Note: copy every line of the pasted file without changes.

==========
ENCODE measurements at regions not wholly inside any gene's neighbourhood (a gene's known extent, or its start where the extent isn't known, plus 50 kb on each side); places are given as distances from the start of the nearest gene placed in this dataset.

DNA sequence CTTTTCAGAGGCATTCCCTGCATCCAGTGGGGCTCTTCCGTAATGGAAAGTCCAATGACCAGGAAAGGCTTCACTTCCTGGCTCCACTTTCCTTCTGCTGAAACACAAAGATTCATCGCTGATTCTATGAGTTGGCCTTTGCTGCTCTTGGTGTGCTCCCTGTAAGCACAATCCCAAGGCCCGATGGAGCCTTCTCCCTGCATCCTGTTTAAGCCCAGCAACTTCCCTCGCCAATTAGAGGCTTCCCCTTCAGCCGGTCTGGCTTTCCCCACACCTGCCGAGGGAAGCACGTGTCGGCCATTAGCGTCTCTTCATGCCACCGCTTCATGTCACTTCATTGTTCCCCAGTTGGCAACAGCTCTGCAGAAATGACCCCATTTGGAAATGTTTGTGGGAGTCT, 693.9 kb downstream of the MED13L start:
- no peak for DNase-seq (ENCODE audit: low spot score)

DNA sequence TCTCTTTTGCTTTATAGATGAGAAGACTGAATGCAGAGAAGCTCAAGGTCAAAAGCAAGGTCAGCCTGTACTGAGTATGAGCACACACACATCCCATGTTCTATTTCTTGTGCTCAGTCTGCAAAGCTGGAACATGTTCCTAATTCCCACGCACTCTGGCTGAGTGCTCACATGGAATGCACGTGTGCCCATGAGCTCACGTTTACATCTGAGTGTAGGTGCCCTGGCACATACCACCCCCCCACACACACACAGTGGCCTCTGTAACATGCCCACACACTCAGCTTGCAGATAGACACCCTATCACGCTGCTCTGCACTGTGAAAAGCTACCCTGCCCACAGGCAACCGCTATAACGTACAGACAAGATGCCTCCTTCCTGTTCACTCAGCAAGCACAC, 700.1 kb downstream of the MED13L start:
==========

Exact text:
ENCODE measurements at regions not wholly inside any gene's neighbourhood (a gene's known extent, or its start where the extent isn't known, plus 50 kb on each side); places are given as distances from the start of the nearest gene placed in this dataset.

DNA sequence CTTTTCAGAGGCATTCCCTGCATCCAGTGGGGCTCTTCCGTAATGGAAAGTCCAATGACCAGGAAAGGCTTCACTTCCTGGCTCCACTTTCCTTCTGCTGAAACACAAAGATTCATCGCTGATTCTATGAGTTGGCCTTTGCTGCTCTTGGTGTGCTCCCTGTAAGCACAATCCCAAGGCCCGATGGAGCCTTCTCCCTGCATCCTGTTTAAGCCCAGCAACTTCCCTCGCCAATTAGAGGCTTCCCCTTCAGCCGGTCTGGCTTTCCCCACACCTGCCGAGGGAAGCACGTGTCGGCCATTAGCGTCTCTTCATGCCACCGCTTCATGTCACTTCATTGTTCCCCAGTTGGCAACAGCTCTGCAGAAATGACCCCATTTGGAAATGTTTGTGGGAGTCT, 693.9 kb downstream of the MED13L start:
- no peak for DNase-seq (ENCODE audit: low spot score)

DNA sequence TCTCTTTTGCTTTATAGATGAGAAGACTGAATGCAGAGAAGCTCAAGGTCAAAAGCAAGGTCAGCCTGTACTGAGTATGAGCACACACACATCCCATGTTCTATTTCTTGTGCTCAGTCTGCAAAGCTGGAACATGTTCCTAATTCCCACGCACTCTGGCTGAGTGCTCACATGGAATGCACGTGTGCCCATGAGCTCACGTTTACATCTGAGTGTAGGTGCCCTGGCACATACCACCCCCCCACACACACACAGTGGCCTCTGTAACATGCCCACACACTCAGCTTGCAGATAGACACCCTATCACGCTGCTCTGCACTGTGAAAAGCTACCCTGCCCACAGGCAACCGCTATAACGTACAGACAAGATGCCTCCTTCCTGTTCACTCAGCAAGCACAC, 700.1 kb downstream of the MED13L start: